I have to believe I made a difference, even if they do not remember it. We were able to enroll them in preschool were they were being evaluated for additional help. We corrected their major dental issues, and got glasses for the little girl who could barely see. We worked on potty training and even had them saying a few words before they left. For that month they were safe, happy, and loved. When they arrived at our house, they had one backpack that the investigator told us not to bring into the house until we knew it was clean of bugs. When they left, they had a trunk load of clothes, toys, and books.
After they left, something crazy happened. We received a call from our adoption agency. We had remained active with the agency after receiving our foster license and had even reached out for a few matches but we seemed to be at an impasse.
We had a match. A young woman had been contemplating adoption and in researching the agency ran across our picture and profile. She picked us and asked if we would meet with her. They had already been counseling her for some time and felt it would be a good time for us to meet.
We were so nervous but knew God’s hand was in it. We had a great first meeting with the young lady and her mother. Exchanged phone numbers and became fast friends. She was 6 months along at the time so we had plenty of time to get to know her. We had visits and spoke daily. We made plans to be there when she would be induced so that I could be in the room when our son was born. We came the day before, checked into our hotel room, signed all the legal papers with the attorney, wrote a big fat check, and waited to hear what time we needed to come to the hospital.
Three days later we drove home with an empty car seat and broken hearts. She decided to parent.
I wrestled with so many emotions in the following weeks including,
- Confusion: God orchestrated this, why didn’t it work out?
- Betrayal: I considered her my friend
- Anger: Ummm…not fair, God
- Sorrow: This was probably my only chance of having a baby
In the end I realized:
- God knew she would decide to parent, so
- This was about her not her baby.
I could only pray that in those three short months I was able to fulfill my purpose by loving on her unconditionally and showing her how much God loves her too.
And then, for the first time, I gave up my dream of being a Mom.
“God, if it is your desire that I take care of other people’s kids through fostering, and never have a family of my own, then I will do it.”
Less than a month later, we were back on the list, waiting for our next foster placement when I got the email about 5 kids needing an adoptive home. There were no pictures, just a short description of each written by their current foster family who loved them very much but felt God had another family in mind for adoption. My husband surely thought I was nuts when I called him but he agreed to meet with their caseworker the next day to see if we might be a good fit for the kids. We knew it was a legal-risk placement (meaning nothing is final until the judge signs the adoption decree) but we felt that we were destined to be a part of these kids’ lives and we hoped that it would be as their parents.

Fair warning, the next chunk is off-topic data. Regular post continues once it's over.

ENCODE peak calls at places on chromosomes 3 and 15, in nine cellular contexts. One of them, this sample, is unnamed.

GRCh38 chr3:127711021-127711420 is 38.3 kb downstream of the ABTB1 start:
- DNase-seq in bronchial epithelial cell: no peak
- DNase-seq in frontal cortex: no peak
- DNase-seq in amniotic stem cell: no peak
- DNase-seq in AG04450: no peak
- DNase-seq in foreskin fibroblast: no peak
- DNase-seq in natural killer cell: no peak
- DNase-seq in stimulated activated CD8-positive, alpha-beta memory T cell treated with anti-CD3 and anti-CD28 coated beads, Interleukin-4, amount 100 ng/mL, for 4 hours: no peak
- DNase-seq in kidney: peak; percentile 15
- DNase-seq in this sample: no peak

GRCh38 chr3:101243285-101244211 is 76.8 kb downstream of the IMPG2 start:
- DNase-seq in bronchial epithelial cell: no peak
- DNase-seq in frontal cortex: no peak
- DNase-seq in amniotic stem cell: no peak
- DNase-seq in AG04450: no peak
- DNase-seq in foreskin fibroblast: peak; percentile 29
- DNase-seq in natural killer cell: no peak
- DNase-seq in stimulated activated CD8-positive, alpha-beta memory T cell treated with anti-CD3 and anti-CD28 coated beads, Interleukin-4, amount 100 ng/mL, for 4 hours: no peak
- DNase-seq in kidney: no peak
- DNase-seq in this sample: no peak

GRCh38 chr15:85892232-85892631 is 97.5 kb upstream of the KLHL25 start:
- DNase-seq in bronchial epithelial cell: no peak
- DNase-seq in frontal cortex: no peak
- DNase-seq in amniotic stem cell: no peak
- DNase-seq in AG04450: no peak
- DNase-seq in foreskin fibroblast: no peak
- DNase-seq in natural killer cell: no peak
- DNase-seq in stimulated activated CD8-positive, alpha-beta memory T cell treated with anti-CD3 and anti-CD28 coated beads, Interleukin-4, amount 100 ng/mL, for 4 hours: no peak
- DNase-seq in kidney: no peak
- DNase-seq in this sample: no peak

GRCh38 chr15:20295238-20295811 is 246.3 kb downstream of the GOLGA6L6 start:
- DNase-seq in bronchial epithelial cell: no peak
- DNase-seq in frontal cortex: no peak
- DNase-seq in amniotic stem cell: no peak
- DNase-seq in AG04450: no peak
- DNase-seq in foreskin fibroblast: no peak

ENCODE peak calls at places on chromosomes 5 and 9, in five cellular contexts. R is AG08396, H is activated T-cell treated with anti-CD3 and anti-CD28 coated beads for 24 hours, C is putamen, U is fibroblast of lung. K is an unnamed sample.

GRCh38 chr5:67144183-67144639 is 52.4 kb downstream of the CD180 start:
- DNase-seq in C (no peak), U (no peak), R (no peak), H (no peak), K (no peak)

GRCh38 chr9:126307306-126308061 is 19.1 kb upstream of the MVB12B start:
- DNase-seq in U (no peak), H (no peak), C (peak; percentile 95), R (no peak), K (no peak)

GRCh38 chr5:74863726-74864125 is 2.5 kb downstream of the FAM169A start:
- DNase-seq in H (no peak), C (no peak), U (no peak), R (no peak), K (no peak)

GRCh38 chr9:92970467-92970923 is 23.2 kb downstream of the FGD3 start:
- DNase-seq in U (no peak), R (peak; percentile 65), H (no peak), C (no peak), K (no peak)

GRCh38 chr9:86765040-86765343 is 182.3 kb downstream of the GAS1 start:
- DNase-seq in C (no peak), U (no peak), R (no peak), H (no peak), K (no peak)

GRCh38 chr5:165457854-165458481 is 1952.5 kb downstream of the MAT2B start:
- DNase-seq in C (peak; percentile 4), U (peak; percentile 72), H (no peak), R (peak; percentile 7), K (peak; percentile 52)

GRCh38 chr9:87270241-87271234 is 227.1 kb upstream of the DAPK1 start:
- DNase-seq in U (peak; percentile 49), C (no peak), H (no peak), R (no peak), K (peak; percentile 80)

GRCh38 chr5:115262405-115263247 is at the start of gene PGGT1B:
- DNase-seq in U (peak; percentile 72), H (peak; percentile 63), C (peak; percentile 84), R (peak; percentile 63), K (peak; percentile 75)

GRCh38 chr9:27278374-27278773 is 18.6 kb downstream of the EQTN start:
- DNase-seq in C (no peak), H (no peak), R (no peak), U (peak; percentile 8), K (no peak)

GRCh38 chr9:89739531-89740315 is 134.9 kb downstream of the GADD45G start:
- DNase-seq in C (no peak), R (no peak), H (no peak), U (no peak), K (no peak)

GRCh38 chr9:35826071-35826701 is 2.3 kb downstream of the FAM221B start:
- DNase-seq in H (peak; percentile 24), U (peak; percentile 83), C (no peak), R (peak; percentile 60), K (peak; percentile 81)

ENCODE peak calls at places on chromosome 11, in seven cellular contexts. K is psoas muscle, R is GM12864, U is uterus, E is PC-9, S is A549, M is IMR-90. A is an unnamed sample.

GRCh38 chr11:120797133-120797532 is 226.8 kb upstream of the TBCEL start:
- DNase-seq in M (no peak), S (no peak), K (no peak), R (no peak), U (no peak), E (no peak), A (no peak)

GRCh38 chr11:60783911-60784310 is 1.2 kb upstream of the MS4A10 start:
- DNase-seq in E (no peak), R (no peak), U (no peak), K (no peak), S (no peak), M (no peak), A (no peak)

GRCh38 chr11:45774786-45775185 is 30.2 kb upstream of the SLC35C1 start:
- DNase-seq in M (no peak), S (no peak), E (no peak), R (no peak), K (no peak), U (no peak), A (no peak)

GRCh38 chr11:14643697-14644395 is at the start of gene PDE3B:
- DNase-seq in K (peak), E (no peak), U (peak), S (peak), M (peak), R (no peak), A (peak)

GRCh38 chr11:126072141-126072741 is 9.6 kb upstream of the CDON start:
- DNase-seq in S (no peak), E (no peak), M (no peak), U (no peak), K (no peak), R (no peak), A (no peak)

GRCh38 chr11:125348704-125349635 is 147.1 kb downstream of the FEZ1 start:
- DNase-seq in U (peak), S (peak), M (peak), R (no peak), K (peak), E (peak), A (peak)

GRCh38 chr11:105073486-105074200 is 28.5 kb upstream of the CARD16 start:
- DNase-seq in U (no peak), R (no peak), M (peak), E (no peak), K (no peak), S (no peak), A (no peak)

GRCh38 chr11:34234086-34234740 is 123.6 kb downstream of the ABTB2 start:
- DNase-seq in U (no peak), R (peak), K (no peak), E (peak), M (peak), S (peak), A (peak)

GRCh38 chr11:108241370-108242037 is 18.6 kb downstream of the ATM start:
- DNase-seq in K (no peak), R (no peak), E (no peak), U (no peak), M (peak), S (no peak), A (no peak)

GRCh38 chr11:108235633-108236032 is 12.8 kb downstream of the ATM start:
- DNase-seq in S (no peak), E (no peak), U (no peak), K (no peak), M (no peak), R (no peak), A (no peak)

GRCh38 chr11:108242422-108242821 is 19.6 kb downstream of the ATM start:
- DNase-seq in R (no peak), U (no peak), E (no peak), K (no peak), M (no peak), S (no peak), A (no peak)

We didn’t hear anything for a month after that first meeting with the case worker. We were sure the current foster family had decided to keep them. Finally we got a call and were asked to provide respite for the kids so that we could get to know them. I got to met with their foster mom (who is now grandma) and for the first time got to see pictures of them and hear stories of each of their awesome little personalities. I’m sure I didn’t sleep at all that first night they stayed with us, I was so excited, and completely flabbergasted at this strange turn of events.
They moved in a few weeks later (after completing the school year at their current school). We’ve had lots of highs and lows, victories and challenges, successes and failures. Our adoption was finalized in 2017 and though we’ve only been together a little over 3 years, we know our family was meant to be. It just took a bit of a journey for us to come together.
And that is how we became the Zero2Five Family. Our hope and prayer is that God will use our family to encourage others involved or interested in foster care and adoption. Maybe our family can be the face you need to have the courage to dive in too.
Thank you for reading,